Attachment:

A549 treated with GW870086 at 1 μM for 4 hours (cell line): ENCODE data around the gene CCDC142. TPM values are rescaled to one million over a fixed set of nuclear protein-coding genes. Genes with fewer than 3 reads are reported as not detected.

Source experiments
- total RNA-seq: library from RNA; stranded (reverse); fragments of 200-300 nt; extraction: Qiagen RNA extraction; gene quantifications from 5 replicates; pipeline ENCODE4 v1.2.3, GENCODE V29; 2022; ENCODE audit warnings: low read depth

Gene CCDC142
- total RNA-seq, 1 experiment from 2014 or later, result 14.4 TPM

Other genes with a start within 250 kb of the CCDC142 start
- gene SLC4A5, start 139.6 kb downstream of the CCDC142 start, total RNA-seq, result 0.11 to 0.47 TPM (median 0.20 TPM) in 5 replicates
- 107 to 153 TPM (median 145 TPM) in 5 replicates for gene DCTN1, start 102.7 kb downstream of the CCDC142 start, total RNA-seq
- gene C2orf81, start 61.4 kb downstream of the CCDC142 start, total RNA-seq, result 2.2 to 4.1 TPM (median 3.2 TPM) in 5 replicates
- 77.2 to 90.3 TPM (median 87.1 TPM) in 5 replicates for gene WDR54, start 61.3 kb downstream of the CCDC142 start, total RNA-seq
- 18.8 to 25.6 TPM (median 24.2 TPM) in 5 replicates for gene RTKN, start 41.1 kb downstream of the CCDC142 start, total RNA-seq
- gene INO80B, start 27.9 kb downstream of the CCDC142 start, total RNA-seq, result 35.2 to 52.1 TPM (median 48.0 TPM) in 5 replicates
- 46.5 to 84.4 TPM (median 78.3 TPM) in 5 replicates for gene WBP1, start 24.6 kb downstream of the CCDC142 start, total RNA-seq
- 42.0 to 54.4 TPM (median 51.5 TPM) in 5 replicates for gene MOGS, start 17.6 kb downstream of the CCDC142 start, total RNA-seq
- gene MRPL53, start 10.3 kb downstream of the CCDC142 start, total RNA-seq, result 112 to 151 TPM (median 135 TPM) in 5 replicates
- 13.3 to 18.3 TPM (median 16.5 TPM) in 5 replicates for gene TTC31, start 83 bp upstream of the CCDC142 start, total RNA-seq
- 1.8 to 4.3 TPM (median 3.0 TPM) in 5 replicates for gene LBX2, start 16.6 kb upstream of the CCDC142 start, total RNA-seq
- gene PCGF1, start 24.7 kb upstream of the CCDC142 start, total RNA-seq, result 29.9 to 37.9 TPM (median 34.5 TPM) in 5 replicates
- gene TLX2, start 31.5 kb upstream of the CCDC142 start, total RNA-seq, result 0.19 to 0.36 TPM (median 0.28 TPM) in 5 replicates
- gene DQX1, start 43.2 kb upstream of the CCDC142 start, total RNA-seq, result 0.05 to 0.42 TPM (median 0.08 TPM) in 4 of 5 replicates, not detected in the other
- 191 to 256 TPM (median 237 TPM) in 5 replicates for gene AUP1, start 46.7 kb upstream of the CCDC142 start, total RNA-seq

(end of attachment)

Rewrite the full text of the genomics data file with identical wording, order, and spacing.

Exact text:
A549 treated with GW870086 at 1 μM for 4 hours (cell line): ENCODE data around the gene CCDC142. TPM values are rescaled to one million over a fixed set of nuclear protein-coding genes. Genes with fewer than 3 reads are reported as not detected.

Source experiments
- total RNA-seq: library from RNA; stranded (reverse); fragments of 200-300 nt; extraction: Qiagen RNA extraction; gene quantifications from 5 replicates; pipeline ENCODE4 v1.2.3, GENCODE V29; 2022; ENCODE audit warnings: low read depth

Gene CCDC142
- total RNA-seq, 1 experiment from 2014 or later, result 14.4 TPM

Other genes with a start within 250 kb of the CCDC142 start
- gene SLC4A5, start 139.6 kb downstream of the CCDC142 start, total RNA-seq, result 0.11 to 0.47 TPM (median 0.20 TPM) in 5 replicates
- 107 to 153 TPM (median 145 TPM) in 5 replicates for gene DCTN1, start 102.7 kb downstream of the CCDC142 start, total RNA-seq
- gene C2orf81, start 61.4 kb downstream of the CCDC142 start, total RNA-seq, result 2.2 to 4.1 TPM (median 3.2 TPM) in 5 replicates
- 77.2 to 90.3 TPM (median 87.1 TPM) in 5 replicates for gene WDR54, start 61.3 kb downstream of the CCDC142 start, total RNA-seq
- 18.8 to 25.6 TPM (median 24.2 TPM) in 5 replicates for gene RTKN, start 41.1 kb downstream of the CCDC142 start, total RNA-seq
- gene INO80B, start 27.9 kb downstream of the CCDC142 start, total RNA-seq, result 35.2 to 52.1 TPM (median 48.0 TPM) in 5 replicates
- 46.5 to 84.4 TPM (median 78.3 TPM) in 5 replicates for gene WBP1, start 24.6 kb downstream of the CCDC142 start, total RNA-seq
- 42.0 to 54.4 TPM (median 51.5 TPM) in 5 replicates for gene MOGS, start 17.6 kb downstream of the CCDC142 start, total RNA-seq
- gene MRPL53, start 10.3 kb downstream of the CCDC142 start, total RNA-seq, result 112 to 151 TPM (median 135 TPM) in 5 replicates
- 13.3 to 18.3 TPM (median 16.5 TPM) in 5 replicates for gene TTC31, start 83 bp upstream of the CCDC142 start, total RNA-seq
- 1.8 to 4.3 TPM (median 3.0 TPM) in 5 replicates for gene LBX2, start 16.6 kb upstream of the CCDC142 start, total RNA-seq
- gene PCGF1, start 24.7 kb upstream of the CCDC142 start, total RNA-seq, result 29.9 to 37.9 TPM (median 34.5 TPM) in 5 replicates
- gene TLX2, start 31.5 kb upstream of the CCDC142 start, total RNA-seq, result 0.19 to 0.36 TPM (median 0.28 TPM) in 5 replicates
- gene DQX1, start 43.2 kb upstream of the CCDC142 start, total RNA-seq, result 0.05 to 0.42 TPM (median 0.08 TPM) in 4 of 5 replicates, not detected in the other
- 191 to 256 TPM (median 237 TPM) in 5 replicates for gene AUP1, start 46.7 kb upstream of the CCDC142 start, total RNA-seq